On May 1, 10 countries will join the European Union, the next step in their goal to adopt the euro. The eight Eastern European countries plus Malta and Cyprus are posting better economic growth numbers than the euro zone. The trend is likely to persist and may push current members to make much-needed reforms.
One reason the accession countries are expected to grow far faster than the euro zone this year is productivity growth (table). After adjusting for wage differentials, workers in the accession countries are up to twice as productive as euro zone employees, according to a report by J.P. Morgan Chase & Co. economists Michael Marrese and Nora Szentivanyi. The rapid productivity gains allow for greater profits and real wage advancements, key ingredients to spurring demand.
To be sure, euro zone workers are more efficient on an absolute basis, but the gap is narrowing. Morgan forecasts industrial productivity growth for the three largest entrants -- Poland, Hungary, and the Czech Republic, which make up 79% of the accession nations' total gross domestic product -- will be 9.5% this year, vs. 2.8% for the euro zone. A big reason for the gap is a strong inflow of foreign direct investment. Foreign companies that overhaul or build plants are bringing in better technology.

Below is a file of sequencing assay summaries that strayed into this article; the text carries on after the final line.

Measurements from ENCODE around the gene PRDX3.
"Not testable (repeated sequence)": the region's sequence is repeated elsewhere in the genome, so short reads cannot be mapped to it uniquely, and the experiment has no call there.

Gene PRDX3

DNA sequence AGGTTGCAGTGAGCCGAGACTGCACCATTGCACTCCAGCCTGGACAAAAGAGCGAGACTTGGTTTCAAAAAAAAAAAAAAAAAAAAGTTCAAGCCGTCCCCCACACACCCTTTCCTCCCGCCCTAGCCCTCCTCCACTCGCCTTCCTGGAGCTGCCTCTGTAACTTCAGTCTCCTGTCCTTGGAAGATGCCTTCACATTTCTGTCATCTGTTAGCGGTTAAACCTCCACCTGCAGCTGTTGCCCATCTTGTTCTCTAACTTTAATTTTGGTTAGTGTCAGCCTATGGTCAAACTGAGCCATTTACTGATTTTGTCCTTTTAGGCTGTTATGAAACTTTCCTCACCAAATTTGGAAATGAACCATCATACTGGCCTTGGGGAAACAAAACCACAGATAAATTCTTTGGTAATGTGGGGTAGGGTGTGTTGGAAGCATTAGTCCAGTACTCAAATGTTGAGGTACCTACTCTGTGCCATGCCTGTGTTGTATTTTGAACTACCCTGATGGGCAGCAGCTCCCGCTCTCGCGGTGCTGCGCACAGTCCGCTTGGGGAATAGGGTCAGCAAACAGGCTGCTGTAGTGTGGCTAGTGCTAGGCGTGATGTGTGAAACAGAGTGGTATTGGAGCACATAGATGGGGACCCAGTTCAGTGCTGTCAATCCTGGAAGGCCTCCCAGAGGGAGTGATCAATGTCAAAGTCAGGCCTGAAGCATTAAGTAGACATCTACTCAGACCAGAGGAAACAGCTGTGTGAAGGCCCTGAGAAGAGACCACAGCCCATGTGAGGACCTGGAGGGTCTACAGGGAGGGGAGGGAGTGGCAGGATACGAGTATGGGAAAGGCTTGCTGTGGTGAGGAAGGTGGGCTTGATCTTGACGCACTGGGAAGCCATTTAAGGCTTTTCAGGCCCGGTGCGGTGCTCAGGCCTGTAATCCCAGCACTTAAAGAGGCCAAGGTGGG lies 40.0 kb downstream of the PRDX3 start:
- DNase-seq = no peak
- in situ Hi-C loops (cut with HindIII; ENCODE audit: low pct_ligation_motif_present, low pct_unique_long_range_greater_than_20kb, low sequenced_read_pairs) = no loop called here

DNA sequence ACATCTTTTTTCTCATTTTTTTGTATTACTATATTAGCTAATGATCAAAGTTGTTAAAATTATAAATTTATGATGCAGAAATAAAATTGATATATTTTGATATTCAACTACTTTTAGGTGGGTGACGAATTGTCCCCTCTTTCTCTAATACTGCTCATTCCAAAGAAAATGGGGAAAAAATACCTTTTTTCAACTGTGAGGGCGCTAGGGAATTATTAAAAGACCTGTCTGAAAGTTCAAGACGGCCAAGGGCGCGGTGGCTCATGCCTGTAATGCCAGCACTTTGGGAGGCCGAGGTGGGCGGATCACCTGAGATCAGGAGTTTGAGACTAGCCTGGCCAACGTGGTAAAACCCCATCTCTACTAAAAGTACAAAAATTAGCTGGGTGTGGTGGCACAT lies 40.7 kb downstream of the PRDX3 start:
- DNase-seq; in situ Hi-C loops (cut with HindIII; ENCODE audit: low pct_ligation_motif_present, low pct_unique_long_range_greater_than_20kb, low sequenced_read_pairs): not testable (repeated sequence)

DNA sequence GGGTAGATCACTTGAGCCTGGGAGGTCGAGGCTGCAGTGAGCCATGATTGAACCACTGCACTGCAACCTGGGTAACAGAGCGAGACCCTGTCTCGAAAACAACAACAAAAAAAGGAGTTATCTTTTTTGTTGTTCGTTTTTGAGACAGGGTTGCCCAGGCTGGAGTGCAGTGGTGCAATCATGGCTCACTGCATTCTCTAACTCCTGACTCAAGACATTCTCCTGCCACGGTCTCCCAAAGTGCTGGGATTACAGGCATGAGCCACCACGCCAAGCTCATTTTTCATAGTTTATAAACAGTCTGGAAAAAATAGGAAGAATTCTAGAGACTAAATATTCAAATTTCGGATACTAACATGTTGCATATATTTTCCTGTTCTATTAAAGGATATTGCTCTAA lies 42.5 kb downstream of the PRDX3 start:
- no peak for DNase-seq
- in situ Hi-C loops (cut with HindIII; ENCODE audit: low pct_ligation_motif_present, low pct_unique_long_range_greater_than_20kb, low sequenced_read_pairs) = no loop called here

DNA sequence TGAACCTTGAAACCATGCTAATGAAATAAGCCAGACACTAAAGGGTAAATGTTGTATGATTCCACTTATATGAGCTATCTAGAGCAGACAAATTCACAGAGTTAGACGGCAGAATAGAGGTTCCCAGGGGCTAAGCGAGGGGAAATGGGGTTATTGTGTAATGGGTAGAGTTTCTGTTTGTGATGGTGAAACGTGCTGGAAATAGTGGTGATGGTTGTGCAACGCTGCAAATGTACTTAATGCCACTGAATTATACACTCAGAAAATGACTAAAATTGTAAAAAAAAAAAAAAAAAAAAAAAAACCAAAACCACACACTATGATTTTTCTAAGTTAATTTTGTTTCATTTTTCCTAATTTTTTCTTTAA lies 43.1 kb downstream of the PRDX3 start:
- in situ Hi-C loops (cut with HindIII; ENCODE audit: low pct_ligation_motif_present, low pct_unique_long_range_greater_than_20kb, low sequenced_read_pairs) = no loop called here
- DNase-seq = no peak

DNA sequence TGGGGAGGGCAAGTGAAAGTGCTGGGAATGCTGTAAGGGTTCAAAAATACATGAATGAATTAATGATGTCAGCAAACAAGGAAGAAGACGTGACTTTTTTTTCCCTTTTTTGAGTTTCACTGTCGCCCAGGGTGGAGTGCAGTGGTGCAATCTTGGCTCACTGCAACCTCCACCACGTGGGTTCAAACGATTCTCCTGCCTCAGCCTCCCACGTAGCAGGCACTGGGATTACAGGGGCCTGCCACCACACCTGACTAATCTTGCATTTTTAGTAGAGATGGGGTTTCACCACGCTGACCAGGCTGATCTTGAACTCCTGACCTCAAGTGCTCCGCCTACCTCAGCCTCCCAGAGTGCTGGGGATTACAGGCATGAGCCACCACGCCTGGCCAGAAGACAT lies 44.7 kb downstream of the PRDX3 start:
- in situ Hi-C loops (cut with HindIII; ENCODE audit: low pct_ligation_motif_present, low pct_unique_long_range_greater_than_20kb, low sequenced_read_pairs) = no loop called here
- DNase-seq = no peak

In addition, the newest members have lower corporate tax rates. The average rate for the accession countries is near 20%, vs. more than 30% for the euro zone. Their entry into the EU and their more attractive business environment should draw in even greater levels of FDI to these countries. That should bring further gains in productivity.
The virtuous cycle that the new entrants appear to be building will add pressure on established members to reform their labor markets, tax codes, and social benefits programs, such as pensions. The expanded euro zone is "not embarking on a zero-sum game, but instead [is] establishing a dynamic setting in which the [accession countries] have secured initial advantages," says Marrese. But the established members have a long way to go to catch up on productivity growth. By James Mehring in New York